This couple gave up property worth millions to ensure their mentally challenged child is taken care of after they are gone

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  • An aged couple from the southern state of Kerala is giving up their own property for the creation of a centre for challenged women.
  • The house, worth around ₹30 million, will be converted into a facility that will provide a safe haven for around 50 mentally challenged women.
  • The couple has also willed their remaining property — two houses worth approximately ₹40 million — to the government for the creation of a rehabilitation centre for the intellectually challenged.

It’s true, parents never cease to worry about their children. Particularly in India, this anxiety is multiplied when the child is mentally/physically challenged. And while it is certainly no secret that the country’s basic healthcare system is lacking, its mental healthcare facilities are unsurprisingly much worse.

But while most parents wait for the government to up the ante and provide proper facilities for the challenged, an aged couple from the southern state of Kerala decided to take matters in their own hands, giving up their own property for the creation of a centre for challenged women, and reserving one seat for their own intellectually challenged daughter.

To ensure Priya, the 37-year-old daughter of retired school teachers N Kamalasan and C K Sarojini, will be looked after when they pass on, the couple reached out to the Kerala Social Welfare Department to take their two-storeyed house and convert it to a facility not only for their own child but for many more. The house, worth around ₹30 million in Kayila village in Kollam district, will be converted into a facility that will provide a safe haven for around 50 mentally challenged women. The facility will also be named Priya Home for Mentally Challenged Women after their daughter.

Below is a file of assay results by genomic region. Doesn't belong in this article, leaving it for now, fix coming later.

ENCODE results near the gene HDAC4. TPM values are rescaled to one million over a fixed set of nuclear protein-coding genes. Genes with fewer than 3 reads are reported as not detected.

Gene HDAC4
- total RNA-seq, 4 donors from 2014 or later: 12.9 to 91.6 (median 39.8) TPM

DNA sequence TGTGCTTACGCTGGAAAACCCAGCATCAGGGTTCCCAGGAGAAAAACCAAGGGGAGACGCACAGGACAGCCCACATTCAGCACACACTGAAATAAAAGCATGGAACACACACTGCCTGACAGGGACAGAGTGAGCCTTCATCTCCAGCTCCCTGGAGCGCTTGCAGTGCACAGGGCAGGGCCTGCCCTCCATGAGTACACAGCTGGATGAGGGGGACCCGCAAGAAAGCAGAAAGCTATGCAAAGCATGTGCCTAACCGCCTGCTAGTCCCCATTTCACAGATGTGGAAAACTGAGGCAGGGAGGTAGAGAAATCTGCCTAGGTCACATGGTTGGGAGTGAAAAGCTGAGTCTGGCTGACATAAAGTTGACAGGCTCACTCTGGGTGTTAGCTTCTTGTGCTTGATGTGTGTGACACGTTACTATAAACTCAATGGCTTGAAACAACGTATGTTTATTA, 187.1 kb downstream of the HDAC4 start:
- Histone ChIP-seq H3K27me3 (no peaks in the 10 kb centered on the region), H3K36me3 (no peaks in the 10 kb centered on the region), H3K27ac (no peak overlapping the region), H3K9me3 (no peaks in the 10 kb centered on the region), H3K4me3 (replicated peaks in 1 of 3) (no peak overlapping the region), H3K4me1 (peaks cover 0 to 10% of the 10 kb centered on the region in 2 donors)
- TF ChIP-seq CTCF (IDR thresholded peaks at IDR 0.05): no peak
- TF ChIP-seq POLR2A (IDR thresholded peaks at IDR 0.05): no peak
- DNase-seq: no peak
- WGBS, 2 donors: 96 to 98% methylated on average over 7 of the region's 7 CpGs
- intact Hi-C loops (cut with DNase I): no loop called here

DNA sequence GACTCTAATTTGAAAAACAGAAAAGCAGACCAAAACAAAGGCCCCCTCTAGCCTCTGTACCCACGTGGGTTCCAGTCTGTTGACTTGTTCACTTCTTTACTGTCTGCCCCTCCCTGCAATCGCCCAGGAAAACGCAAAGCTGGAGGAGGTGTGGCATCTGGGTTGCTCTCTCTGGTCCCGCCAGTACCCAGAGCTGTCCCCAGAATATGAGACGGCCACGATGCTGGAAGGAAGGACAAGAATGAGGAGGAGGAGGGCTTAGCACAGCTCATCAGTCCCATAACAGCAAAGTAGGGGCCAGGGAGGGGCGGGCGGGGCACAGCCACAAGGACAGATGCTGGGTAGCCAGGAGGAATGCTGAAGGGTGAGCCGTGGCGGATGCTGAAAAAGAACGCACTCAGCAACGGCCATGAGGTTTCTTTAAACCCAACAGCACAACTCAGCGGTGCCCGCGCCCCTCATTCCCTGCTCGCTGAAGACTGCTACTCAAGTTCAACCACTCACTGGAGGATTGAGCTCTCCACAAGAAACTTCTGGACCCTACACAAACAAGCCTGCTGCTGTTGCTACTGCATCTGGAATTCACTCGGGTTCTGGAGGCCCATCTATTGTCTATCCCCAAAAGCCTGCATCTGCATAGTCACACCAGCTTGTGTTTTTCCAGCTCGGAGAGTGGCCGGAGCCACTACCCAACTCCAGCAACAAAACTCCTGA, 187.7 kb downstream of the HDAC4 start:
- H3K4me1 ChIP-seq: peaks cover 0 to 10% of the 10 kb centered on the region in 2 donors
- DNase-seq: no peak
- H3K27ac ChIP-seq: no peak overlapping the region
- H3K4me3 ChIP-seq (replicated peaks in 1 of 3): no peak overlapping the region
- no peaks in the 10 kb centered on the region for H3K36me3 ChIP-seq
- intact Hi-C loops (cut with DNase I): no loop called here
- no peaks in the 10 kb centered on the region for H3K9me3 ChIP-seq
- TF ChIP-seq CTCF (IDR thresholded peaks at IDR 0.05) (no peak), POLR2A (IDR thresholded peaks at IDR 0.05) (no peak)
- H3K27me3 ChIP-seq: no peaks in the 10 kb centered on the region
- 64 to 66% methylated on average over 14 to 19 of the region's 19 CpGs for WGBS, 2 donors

Priya’s father, Kamalasan told the Indian Express, “If she is handed over to the custody of relatives, there is no guarantee that they will look after her. We have several instances of mentally challenged persons being killed by relatives to seize the property left behind by their parents.’’

The couple has also willed their remaining property — two houses worth approximately ₹40 million in the coastal city of Kozhikode — to the government for the creation of a rehabilitation centre for the intellectually challenged.

Upon receiving an assurance from the Social Welfare Department that their daughter will be looked after, the couple no longer has to worry about her future.

According to a survey conducted by the Kerala Social Security Mission in 2015, 2.21% of the state’s population is either physically or mentally challenged. Perhaps instances like this one like this will set precedence for others to consider a similar route.

(Representative image.)
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